Medicare announces plan to recoup billions from drug companies
Medicare's historic plan to slow prescription drug spending is taking shape. Thursday federal health officials released proposed guidance that outlines the first of a pair of major drug price reforms contained in the Inflation Reduction Act. Those reforms are projected to save Medicare roughly $170 billion over the next decade.
President Joe Biden touted the effort underway earlier this week in his State of the Union address. "We're taking on powerful interests to bring your health care costs down so you can sleep better at night," he said.
Spending on drugs in Medicare, which covers 64 million seniors and people with disabilities, nearly tripled from about $85 billion in 2009 to $240 billion in 2020. Medicare spends an average of $2,700 per beneficiary on retail drugs each year.
A team of roughly two dozen analysts, economists and other technical experts within the Centers for Medicare & Medicaid Services is now knee-deep in the painstaking process of translating the administration's lofty law into ironclad policy.
The new details released Thursday outline how Medicare will use its new authority to claw back refunds from drugmakers for price increases that outpace the rate of inflation.
Dr. Meena Seshamani, director of the Center for Medicare, called the guidance "an important step in our work to lower out-of-pocket drug costs and strengthen the sustainability of the Medicare program for current and future enrollees."
The agency is bracing for its work to face legal attacks, gamesmanship and lobbying from a formidable opponent: the pharmaceutical industry. The looming battle between bureaucrats and industry will help determine how much money Medicare saves.
CMS is staring down several challenges. The first is timing.
The authors of the Inflation Reduction Act, which armed Medicare with these new powers last August, gave the agency just a few months to finalize policy details.
"Congress has pushed them very hard," said Richard Frank, a senior fellow at the Brookings Institution who served in HHS under President Obama. "They're building the ship and trying to sail it at the same time." To address that pressure, the agency is hiring furiously, working to add another 75 people to its new group overseeing this effort.
Drug companies, which spent $160 million lobbying the government last year, have their own teams working tirelessly. "We are definitely not sitting on our hands," said Alice Valder Curran, who advises drug companies on pricing strategy at law firm Hogan Lovells. "We're going to scour the guidance."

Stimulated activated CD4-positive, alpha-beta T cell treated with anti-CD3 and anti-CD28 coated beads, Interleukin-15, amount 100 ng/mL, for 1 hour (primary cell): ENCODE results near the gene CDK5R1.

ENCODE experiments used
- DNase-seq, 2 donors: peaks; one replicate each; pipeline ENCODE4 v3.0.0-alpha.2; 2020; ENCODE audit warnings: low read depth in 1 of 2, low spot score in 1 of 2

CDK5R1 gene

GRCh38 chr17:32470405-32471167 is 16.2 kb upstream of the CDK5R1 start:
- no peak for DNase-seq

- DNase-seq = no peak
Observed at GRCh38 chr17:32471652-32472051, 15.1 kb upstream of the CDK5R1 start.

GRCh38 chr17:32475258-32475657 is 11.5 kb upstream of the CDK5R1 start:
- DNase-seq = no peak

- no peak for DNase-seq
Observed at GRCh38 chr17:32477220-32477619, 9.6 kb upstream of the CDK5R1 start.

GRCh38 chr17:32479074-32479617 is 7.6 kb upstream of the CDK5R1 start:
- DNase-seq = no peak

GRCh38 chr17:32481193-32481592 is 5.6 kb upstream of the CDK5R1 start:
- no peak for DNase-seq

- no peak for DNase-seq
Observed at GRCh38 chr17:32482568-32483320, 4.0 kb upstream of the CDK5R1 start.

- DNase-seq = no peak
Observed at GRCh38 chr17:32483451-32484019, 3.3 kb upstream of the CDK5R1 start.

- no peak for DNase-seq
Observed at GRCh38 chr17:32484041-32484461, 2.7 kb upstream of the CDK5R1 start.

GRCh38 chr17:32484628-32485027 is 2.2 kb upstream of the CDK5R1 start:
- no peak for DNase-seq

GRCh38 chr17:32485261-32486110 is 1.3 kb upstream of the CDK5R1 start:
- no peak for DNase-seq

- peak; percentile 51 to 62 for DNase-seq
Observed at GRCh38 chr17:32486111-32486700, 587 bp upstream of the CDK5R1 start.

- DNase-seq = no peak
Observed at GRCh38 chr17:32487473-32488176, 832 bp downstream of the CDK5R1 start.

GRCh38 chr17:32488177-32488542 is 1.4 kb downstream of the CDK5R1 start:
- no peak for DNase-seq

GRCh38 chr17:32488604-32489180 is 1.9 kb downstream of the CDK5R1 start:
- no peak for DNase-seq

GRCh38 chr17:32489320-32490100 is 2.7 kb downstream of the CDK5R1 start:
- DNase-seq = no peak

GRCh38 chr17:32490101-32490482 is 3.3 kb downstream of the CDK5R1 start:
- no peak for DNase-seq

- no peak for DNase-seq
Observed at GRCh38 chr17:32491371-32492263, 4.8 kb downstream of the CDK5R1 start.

Curran said companies have spent the months since the Inflation Reduction Act passed analyzing its potential impact on drugs they sell now – and those in their pipelines. With today's release of draft rules, she added, companies can now begin to answer their questions about how the law will be implemented.
Medicare targets drugmakers who hike prices too fast
The new plan to lower drug prices announced Thursday requires drugmakers to refund Medicare for any price increases that outpace the rate of inflation.
"The inflation rebate program intends to hold drug companies accountable," said Medicare's Seshamani.
Inflation rebates are expected to deliver $70 billion in savings over the next decade on a large number of drugs – potentially more than 1,000, according to the Kaiser Family Foundation. "We're talking about the same drug from one year to the next – no change to the product – but the price goes up in many cases 10 percent, sometimes even higher," said Juliette Cubanski, deputy director of the program on Medicare policy at KFF.
The inflation rebate, with its clunky name and complex formulas, has caught less attention than Medicare's other major new authority to cut drug spending by negotiating directly with drugmakers, which CMS intends to lay out in detail this spring.
That negotiation power is unprecedented and will target some of the country's biggest ticket drugs, starting with 10 blockbusters in 2026. The number of negotiated drugs will grow to 60 by the end of this decade, and will save Medicare nearly $100 billion by 2031.
Combined, these two new powers represent Medicare's antidote to drugmakers continuing to raise prices, particularly on products that have no competition.
Potential loopholes jeopardize size of savings